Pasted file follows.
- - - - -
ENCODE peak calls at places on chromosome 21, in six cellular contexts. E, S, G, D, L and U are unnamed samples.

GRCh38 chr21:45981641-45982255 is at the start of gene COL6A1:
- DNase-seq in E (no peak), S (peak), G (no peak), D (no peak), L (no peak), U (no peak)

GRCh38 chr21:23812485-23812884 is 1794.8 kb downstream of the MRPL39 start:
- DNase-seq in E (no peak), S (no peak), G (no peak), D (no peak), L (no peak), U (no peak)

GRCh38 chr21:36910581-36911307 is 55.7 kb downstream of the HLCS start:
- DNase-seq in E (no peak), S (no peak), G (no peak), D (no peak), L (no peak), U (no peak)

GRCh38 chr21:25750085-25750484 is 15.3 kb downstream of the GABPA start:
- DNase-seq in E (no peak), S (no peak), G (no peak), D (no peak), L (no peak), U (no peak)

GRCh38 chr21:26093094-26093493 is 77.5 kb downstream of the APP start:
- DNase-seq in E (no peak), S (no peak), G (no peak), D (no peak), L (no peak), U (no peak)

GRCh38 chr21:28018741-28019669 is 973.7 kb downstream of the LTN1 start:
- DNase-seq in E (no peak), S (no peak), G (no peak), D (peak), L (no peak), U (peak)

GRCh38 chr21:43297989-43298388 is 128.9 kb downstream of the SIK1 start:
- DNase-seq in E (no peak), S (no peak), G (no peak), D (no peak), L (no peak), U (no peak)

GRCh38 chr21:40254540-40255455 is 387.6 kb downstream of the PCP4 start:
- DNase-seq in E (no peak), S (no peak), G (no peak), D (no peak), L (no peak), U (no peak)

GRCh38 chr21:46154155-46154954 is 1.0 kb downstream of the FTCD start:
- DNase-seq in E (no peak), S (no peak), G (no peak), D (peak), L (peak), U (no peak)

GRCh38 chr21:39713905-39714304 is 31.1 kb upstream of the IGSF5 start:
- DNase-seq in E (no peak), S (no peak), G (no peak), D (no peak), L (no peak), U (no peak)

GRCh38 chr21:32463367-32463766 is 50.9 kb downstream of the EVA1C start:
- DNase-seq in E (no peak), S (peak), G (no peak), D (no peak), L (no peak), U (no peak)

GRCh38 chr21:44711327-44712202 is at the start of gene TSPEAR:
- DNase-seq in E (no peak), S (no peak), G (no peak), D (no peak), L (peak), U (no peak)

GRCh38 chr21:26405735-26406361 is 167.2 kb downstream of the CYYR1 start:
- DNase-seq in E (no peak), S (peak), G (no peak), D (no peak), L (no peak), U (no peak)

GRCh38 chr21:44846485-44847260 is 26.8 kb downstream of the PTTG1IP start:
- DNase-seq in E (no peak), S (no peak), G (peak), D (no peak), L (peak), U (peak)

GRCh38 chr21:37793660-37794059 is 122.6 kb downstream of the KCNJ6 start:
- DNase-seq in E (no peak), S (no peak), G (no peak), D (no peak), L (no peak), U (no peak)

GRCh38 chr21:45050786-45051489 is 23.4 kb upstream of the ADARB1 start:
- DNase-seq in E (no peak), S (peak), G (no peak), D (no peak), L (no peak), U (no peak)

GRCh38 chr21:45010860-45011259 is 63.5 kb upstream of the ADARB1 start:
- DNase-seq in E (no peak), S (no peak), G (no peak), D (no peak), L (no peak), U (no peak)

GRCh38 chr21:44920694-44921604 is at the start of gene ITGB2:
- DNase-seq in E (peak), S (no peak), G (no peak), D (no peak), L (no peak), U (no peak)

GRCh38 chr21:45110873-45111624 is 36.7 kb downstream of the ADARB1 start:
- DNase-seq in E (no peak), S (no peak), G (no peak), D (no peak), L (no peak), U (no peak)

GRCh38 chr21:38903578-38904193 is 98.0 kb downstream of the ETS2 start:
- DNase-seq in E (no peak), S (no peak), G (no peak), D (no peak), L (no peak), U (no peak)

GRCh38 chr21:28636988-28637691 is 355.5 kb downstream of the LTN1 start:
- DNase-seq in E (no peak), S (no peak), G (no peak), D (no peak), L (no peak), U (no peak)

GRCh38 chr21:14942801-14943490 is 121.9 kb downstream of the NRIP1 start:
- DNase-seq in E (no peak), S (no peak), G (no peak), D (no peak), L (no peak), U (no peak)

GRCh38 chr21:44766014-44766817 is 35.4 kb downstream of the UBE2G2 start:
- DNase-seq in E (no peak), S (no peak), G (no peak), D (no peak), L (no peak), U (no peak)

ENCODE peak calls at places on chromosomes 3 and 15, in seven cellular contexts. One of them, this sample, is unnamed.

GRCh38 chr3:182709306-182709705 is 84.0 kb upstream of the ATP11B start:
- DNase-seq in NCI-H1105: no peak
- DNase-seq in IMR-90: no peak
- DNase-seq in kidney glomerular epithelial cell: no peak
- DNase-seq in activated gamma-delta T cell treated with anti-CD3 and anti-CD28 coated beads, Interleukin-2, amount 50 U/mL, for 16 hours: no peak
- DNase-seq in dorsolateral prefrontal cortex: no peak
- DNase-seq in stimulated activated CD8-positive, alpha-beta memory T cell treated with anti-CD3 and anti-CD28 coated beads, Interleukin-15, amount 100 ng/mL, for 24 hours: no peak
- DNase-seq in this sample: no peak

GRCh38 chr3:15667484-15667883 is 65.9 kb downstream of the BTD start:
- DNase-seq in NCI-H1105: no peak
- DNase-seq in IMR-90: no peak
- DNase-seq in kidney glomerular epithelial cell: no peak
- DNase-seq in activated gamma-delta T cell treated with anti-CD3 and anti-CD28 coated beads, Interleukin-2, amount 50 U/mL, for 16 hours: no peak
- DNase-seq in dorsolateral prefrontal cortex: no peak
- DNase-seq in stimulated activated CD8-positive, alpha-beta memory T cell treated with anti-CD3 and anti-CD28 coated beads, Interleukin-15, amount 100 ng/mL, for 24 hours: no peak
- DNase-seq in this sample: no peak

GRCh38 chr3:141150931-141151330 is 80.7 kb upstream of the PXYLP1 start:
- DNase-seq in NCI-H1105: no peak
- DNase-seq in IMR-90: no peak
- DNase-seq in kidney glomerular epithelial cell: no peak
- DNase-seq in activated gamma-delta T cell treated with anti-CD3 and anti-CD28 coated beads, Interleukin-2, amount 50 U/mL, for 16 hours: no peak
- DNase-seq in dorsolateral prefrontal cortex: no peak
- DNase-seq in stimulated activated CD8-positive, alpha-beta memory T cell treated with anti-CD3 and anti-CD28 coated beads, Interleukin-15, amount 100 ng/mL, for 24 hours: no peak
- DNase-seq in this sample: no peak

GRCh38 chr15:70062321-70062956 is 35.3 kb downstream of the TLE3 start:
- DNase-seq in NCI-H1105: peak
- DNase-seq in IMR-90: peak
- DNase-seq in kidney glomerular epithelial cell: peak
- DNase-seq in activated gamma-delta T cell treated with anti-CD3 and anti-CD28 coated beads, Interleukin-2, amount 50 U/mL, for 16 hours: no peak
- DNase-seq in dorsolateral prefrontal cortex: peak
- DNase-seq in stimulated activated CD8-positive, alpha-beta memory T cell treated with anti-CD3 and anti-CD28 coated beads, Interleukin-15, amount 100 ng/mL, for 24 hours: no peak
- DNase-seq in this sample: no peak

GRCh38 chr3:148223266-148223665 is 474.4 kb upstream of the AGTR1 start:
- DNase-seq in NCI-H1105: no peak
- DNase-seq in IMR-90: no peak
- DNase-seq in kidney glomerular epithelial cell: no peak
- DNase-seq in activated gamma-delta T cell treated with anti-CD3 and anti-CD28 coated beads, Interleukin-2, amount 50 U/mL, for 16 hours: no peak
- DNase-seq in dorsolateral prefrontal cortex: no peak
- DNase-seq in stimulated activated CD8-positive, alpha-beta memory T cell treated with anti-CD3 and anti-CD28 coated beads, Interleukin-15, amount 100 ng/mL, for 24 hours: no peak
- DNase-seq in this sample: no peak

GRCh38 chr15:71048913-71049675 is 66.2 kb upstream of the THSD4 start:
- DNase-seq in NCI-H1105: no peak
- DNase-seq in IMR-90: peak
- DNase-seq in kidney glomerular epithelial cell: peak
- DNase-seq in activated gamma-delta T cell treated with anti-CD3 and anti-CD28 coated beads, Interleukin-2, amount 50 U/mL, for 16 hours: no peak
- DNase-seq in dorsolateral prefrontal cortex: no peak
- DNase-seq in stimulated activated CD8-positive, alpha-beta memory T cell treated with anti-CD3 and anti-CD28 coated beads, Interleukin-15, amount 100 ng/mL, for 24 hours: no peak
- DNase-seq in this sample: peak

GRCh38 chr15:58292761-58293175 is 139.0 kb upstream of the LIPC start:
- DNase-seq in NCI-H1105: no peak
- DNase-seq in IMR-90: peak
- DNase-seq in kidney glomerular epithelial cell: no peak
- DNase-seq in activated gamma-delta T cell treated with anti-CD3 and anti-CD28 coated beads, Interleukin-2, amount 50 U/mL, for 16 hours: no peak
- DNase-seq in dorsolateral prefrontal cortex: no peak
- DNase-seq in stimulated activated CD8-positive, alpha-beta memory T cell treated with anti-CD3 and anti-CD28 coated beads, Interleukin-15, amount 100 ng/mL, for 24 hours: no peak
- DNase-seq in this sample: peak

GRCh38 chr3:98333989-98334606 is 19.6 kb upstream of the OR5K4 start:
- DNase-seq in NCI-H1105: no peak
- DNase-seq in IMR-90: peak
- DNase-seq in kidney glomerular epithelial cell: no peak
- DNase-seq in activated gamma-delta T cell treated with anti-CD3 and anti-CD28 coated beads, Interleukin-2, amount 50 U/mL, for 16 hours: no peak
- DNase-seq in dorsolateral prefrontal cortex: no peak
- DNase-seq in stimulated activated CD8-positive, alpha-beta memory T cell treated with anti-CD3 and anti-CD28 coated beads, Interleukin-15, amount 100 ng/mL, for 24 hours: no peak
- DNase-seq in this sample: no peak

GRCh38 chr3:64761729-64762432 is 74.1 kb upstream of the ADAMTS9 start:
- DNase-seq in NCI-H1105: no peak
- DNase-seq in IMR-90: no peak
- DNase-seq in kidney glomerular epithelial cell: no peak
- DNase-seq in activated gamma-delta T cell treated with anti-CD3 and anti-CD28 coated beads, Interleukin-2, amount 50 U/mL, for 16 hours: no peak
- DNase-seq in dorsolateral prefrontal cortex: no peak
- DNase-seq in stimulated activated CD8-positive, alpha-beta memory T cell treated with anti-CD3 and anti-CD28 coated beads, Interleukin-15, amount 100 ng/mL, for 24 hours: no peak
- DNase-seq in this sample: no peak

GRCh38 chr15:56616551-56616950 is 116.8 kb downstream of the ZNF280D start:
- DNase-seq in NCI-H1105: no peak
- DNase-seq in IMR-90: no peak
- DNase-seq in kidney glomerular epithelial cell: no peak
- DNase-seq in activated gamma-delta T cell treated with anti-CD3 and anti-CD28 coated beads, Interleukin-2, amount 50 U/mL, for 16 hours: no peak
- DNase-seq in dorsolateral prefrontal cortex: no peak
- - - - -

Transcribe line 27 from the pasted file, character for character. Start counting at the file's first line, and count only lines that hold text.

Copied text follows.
- DNase-seq in E (no peak), S (peak), G (no peak), D (no peak), L (no peak), U (no peak)